District 7: Recount Effort Moving Forward; Cost Estimate Could Be Generated Today

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And a manual recount! Ah, ah, ah...
The process of initiating a recount in the wafer-thin District 7 supervisoral contest is moving forward, as election lawyer Jim Sutton has sent the city a letter listing the things he'd like counted, how he'd like them counted, and requesting the city count up how much this is all going to cost.

Sutton -- representing District 7 resident Linda Plack, who is in turn backed by a consortium of union and labor organizations who are supporting runner-up F.X. Crowley -- is remarkably specific in his three-page letter. As we noted yesterday, ordering up a recount is a bit like pricing out the options on a car; the more you want the more it'll run.

See Also: Prior District 7 Coverage

First, Sutton wants a total machine recount of all the ballots cast -- but not on the precincts' ballot-counting machines, but the "high-speed 400C ballot-counting machines contained at City Hall." Then he'd like a precinct-by-precinct statement of vote, the ranked-choice voting (RCV) ballot image, and the RCV paper report. But we're just getting started.

In addition to a machine count, Sutton is hoping for a manual count in 10 individual precincts. He'd also like a manual RCV tabulation for each precinct as well as a "manual tabulation for the results of the 10 precincts as a whole."

He'd like the opportunity to review disqualified absentee and provisional ballots from these 10 precincts, and a copy of the Department of Elections' standards in qualifying such ballots, as well as procedures for ballots with "stray marks, erasures, etc."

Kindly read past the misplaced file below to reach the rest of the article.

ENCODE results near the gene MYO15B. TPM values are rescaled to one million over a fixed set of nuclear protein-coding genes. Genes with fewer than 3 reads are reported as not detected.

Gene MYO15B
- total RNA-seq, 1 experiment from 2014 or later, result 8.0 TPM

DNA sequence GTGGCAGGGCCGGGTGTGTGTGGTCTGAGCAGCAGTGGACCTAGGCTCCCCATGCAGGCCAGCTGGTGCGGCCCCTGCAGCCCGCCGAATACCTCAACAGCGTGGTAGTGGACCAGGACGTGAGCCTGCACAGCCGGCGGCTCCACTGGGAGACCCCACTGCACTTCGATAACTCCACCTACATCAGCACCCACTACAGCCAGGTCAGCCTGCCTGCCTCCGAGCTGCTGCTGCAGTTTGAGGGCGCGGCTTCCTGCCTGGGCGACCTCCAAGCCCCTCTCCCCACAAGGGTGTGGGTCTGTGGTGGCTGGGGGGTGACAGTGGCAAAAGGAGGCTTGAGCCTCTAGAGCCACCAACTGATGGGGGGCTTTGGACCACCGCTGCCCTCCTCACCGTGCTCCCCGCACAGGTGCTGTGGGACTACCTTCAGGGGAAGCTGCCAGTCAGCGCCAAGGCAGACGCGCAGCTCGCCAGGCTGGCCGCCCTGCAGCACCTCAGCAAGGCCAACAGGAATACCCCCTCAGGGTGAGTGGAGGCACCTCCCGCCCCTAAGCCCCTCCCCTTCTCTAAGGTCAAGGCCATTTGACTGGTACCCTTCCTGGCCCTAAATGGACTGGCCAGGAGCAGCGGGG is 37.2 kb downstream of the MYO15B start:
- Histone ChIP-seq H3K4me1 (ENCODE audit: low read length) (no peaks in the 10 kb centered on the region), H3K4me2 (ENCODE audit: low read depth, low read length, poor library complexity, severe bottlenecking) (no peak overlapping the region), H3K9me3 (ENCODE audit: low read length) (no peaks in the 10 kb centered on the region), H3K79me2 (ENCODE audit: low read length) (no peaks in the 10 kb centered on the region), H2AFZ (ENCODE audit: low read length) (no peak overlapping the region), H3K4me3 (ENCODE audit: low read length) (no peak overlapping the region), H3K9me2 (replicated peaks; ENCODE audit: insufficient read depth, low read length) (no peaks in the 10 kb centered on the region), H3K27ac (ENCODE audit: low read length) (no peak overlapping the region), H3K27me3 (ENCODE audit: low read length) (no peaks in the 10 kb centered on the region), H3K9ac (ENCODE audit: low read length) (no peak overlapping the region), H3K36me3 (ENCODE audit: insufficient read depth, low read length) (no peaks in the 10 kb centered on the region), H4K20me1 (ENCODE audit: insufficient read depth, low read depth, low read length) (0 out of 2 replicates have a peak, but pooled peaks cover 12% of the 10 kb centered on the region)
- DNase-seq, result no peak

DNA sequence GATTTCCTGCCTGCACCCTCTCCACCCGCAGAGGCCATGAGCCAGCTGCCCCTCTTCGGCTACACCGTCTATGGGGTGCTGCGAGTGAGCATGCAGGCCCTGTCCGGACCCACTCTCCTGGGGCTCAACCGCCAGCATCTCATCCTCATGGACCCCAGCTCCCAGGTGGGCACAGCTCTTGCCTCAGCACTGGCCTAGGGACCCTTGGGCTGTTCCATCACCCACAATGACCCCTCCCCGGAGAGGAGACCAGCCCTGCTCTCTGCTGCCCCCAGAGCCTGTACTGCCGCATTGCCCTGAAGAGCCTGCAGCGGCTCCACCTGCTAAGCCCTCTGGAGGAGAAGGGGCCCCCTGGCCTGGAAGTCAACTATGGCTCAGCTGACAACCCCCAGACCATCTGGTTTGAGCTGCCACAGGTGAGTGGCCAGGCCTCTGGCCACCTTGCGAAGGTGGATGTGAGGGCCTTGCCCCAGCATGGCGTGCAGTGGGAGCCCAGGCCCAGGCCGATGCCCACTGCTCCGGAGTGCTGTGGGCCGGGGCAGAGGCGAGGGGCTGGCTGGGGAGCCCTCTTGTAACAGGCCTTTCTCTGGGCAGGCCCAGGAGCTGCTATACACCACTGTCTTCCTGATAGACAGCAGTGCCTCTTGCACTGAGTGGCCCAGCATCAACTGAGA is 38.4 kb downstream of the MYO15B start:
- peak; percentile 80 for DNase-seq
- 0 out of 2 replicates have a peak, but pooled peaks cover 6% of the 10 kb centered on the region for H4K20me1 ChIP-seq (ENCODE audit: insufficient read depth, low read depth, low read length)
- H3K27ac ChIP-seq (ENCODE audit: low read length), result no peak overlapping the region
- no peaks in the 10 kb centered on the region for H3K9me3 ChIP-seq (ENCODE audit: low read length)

Finally, Sutton desires an explanation as to why "such a high percentage of absentee ballots were turned in on election day" in precincts 7711, 7712, and 9755.

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Before getting started, however, Sutton wants a cost estimate for this endeavor, broken down, naturally, into six parts:

  • The cost of gathering all the ballots and getting prepared;

  • The cost of a machine recount;

  • The cost of a manual recount in 10 precincts;

  • The cost of conducting a manual RCV tally in 10 precincts;

  • The cost of conducting a manual recount of all ballots cast in District 7;

  • The cost of conducting a district-wide manual RCV tally;

  • Power windows (just kidding).

Finally, Sutton requests that if the Department of Elections' cost estimate falls short, it not request "any supplemental amounts." Election head John Arntz yesterday wrote back that he'd start tallying the costs -- but noted "I do not recall stating during our meeting [Wednesday] that the Department would forgo any costs associated with this recount."

Arntz tells SF Weekly the estimate may be ready as soon as today -- though, per his letter to Sutton, "if necessary, [we] will follow up with you regarding any costs not initially included in any estimate for payment."

Crowley lost by just 132 votes to Norman Yee -- a margin of 0.54 percent. Other states have laws about mandatory recounts for statewide elections decided by less than 0.5 percent of the vote -- but California does not. Arntz is unaware of any cities having such a requirement.

The department director earlier speculated that a recount might run $5,000 a day for an undetermined number of days. The Labor Council told the Chronicle it might cost upwards of $200,000.

Those costs will soon become clearer. But, no matter what the final bill, it promises to be an expensive, arduous, and much-scrutinized process. Count on it.

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1 comments
David_Cary
David_Cary

They still have an opportunity to request the quickest way to manually count whether the winner would likely change, which would be to recount the ballots just for the final round between Yee and Crowley.  Thousands of votes would have to change to get anyone else into the final round, so focus on what really matters: whether the 132 vote gap can be closed in the final count between the top two candidates.  

They could try that for the ten or so precincts that they think are most likely to yield changes.  If that doesn't yield much of a net gain, everyone can go home confident that the certified results gave the right winner and they'll still have an almost full wallet.

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